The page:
Infographic Of The Day: What’s The Most Eco-Friendly Way To Eat A Hot Dog?

Kajsa Westman posted a larky infographic on Frog design’s blog that tries to settle, once and for all, the question that has vexed eco-minded hot-dog connoisseurs since time immemorial: Which is better for the environment, a bun or a fork?

[Bun for the win! Yay! Wheeee! Hooray!]

Obviously, the whole thing’s pure guesswork. (Westman calls it a “guesstimation.”) But that’s exactly the point. Data for lifecycle assessments is notoriously difficult to track down. As she writes: “It’s next to impossible to locate the hidden toxic traps, logistic nightmares, and energy thieves without expensive testing of the supply chain form start to finish.”

That’s not to suggest that we should ignore the impact of what we consume. The point is that even if we don’t have every last tool at the ready to weigh products’ environmental credentials, we can use common sense as a guide for shrinking our carbon footprint. Granted, this is bound to be error prone. But the root insight is a good one: Making green decisions shouldn’t be daunting, and simply enumerating something like a supply chain can demystify the process.

Who uses a fork to eat hot dogs, anyway!??

[Top image by Steven Depolo]

Add New Comment

14 Comments

  • Angela

    Why is the hotdog process not considered?...if you're eco-friendly, making a hotdog is a crazy process.  And then all the health implications of refined wheat...no good us all being concerned with the environment if we are not prepared to consider the impact on our bodies.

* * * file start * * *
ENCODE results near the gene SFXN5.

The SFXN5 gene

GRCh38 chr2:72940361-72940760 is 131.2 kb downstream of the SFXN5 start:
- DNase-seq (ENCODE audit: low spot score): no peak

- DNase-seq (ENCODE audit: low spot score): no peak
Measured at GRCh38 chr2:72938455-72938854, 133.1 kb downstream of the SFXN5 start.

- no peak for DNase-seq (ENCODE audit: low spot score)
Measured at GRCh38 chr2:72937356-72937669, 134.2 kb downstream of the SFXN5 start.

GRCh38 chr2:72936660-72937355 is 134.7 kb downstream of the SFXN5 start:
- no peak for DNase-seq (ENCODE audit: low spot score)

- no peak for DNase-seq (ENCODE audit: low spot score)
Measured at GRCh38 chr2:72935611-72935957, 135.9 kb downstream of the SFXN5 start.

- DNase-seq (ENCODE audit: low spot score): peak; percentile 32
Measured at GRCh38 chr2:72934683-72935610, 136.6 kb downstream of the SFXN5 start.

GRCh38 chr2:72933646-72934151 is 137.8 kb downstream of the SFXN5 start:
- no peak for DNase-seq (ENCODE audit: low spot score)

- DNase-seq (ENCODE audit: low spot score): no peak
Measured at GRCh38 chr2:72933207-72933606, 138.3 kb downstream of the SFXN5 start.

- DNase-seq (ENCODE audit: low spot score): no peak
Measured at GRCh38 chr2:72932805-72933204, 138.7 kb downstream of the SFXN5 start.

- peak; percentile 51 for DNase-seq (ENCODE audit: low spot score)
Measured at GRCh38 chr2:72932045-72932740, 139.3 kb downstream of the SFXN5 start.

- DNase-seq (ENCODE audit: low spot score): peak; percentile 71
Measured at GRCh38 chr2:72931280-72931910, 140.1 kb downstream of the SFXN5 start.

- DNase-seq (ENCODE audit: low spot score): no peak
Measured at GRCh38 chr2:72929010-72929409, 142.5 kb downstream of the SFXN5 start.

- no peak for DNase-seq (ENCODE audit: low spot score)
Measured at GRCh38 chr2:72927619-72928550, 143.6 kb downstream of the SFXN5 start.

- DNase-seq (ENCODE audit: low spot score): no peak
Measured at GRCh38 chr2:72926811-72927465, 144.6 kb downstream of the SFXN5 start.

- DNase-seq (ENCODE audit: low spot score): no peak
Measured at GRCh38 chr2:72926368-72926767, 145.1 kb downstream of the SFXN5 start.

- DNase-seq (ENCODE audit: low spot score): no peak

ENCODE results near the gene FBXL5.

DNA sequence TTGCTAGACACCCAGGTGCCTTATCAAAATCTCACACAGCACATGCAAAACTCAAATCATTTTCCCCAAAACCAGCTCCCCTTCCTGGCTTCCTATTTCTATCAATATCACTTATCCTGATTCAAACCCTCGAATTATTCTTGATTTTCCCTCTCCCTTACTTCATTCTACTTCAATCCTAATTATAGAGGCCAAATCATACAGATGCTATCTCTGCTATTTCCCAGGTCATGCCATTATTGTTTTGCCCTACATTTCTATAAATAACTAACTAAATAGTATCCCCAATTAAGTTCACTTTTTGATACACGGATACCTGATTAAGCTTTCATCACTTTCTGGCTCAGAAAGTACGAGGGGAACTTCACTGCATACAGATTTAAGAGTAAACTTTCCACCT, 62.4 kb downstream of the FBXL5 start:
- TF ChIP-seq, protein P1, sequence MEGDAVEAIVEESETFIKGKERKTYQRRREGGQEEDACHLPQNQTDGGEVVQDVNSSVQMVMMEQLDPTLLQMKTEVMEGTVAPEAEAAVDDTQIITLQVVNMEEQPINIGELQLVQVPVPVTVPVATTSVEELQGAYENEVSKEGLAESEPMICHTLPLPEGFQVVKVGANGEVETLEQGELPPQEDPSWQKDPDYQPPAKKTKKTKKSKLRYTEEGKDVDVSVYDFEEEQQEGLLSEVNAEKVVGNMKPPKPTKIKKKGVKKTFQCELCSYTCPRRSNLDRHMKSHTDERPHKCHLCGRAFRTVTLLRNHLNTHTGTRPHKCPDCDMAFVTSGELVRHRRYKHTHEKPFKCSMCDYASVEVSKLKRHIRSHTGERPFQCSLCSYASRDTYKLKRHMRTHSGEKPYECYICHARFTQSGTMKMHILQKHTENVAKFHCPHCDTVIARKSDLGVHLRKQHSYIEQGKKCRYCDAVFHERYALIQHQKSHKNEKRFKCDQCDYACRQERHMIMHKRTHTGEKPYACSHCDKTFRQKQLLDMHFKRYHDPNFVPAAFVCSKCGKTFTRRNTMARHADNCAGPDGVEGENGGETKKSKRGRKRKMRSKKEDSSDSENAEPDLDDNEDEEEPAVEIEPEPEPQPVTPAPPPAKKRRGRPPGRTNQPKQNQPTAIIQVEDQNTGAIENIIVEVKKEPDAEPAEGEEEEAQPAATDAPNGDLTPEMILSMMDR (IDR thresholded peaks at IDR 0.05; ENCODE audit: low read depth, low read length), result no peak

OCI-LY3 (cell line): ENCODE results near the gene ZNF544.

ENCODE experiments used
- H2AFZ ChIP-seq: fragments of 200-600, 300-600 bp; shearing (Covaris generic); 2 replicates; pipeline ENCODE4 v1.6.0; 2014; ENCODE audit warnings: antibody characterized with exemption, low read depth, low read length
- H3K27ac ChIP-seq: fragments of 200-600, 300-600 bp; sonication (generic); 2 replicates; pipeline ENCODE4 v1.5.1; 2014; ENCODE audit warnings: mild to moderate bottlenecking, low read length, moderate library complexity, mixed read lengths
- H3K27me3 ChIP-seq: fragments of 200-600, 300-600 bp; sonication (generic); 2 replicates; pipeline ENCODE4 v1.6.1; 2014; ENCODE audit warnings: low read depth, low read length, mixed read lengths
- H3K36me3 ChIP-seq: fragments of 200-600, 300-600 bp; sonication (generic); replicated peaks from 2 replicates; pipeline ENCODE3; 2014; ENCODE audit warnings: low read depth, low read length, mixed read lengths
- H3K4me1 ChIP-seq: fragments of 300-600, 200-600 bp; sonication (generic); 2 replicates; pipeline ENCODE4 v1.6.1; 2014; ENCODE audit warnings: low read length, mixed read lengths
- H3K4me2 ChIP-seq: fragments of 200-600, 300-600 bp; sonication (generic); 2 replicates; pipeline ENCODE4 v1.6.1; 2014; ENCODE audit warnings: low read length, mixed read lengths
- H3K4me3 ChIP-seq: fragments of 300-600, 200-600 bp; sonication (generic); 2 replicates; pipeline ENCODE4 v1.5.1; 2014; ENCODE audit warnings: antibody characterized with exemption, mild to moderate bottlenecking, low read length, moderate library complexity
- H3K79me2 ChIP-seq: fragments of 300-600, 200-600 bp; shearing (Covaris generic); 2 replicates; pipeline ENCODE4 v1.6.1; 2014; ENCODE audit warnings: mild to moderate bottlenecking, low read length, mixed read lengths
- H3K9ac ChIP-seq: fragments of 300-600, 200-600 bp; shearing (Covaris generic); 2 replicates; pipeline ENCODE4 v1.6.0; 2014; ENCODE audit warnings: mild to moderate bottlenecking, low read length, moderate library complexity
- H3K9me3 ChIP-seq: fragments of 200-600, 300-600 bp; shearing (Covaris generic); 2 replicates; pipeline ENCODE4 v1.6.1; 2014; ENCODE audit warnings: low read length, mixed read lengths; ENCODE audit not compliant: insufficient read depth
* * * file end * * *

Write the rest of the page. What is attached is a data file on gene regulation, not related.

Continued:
The logic here reminds me of the logic in schools - they give points to kids who bring in newspapers for recyling, but no points to kids who don't buy newspapers in the first place.....reduction is always better than recycling, recycling is always better than dumping.....

  • Bette Boomer

    uhhh...might also factor in the knowledge of consumable content variable: hotdogs contain slivers of nose, ear, lip cartilage & hair & more delightful bits. Consumer turned off, doesn't consume thereby reducing carbon footprint & contributing to reduction of obesity epidemic in U.S.

  • Seriously?

    Must mean a plastic fork. And last I checked buns come in a plastic bag so you'd have the same petro/landfill steps on the bun side. Silly greenie hand wringing.

  • Eric Scoles

    am I missing something? Shouldn't the whole trash-can through landfill process be on the bun-side, also? If not, then why is it even on the fork side at all? What is there to throw away after you eat the hot dog with a fork -- that's also not there to throw away after you eat it with a bun? 

    This isn't an "infographic" -- it's an "info-obfuscation-graphic."

  • Jeffrey

    Not to nitpick, but it seems to me that the real versus here is hot dog + bun vs. hot dog + fork + knife + plate.  Besides, with the exception of cartoons, I've literally never seen a person eat a hot dog off of a fork, while the hot dog just remained skewered until it was completely finished.  I'm not arguing the point, just the examples' existence in reality; and obviously the introduction of knife and plate would even further the argument of bun over utensil(s). Unless...  you were using non-disposable dishes and silverware.  In that case, though, the infographic should illustrate the shame you'd bring upon your family by eating a hot dog with utensils. And probably ketchup too.

  • Guest

    Fun graphic, but forgets the fuel sources that go into providing the "renewable resource" of wheat.

  • Michael

    They forgot that the fork can be used for eating cole slaw, roasting marshmallows, grilling the hot dog, etc. I'm still glad the bun wins though.

  • Eologist777

    Walk cattle to store, slsaughter around the corner due to sensitivity and wonder why sales reduced. Me I like a hot dog hog dog whatever